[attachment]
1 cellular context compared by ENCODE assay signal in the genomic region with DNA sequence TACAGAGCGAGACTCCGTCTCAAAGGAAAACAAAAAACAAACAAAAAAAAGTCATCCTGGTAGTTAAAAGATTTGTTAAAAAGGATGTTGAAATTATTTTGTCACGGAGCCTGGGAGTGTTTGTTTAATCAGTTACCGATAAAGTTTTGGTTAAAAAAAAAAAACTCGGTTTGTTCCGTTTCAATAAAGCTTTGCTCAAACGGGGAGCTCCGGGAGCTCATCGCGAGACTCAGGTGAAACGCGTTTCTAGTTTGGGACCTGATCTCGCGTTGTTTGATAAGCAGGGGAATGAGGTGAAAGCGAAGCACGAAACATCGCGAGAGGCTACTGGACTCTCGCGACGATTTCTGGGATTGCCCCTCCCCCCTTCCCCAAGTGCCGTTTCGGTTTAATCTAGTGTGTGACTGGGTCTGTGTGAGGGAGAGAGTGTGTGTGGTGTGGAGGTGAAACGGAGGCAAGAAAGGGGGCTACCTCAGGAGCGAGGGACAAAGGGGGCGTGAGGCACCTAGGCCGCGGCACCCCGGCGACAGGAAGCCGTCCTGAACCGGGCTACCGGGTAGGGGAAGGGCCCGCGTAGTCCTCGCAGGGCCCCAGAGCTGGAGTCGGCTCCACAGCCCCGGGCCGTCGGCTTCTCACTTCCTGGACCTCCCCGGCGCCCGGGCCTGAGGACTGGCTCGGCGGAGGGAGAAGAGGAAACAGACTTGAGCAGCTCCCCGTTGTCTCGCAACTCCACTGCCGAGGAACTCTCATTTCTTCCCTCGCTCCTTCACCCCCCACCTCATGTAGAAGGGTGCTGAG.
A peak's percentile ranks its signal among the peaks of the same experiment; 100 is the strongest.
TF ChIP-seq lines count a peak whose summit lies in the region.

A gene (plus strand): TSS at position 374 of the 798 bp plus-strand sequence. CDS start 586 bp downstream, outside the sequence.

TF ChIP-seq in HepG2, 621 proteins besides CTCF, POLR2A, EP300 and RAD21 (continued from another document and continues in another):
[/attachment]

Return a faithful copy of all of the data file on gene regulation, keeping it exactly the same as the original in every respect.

1 cellular context compared by ENCODE assay signal in the genomic region with DNA sequence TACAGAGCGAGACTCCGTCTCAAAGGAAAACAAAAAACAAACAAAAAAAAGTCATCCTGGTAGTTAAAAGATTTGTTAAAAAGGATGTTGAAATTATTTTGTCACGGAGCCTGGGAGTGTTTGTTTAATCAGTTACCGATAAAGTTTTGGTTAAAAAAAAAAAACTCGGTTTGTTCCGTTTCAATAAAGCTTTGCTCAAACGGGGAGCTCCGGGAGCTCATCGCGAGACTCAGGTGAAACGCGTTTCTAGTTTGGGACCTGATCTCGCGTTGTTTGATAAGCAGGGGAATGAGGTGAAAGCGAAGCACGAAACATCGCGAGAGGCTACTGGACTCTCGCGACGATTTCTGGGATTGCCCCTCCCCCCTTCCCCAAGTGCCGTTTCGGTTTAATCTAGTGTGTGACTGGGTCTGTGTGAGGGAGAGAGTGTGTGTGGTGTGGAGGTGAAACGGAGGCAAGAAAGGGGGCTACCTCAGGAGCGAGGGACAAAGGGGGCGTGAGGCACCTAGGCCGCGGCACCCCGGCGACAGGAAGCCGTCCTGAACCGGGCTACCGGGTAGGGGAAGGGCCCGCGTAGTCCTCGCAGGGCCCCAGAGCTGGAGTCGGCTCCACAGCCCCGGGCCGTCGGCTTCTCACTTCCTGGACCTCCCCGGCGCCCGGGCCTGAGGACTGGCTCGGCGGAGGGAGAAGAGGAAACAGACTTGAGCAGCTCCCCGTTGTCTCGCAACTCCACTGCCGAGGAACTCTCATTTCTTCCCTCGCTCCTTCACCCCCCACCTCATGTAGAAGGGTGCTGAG.
A peak's percentile ranks its signal among the peaks of the same experiment; 100 is the strongest.
TF ChIP-seq lines count a peak whose summit lies in the region.

A gene (plus strand): TSS at position 374 of the 798 bp plus-strand sequence. CDS start 586 bp downstream, outside the sequence.

TF ChIP-seq in HepG2, 621 proteins besides CTCF, POLR2A, EP300 and RAD21 (continued from another document and continues in another):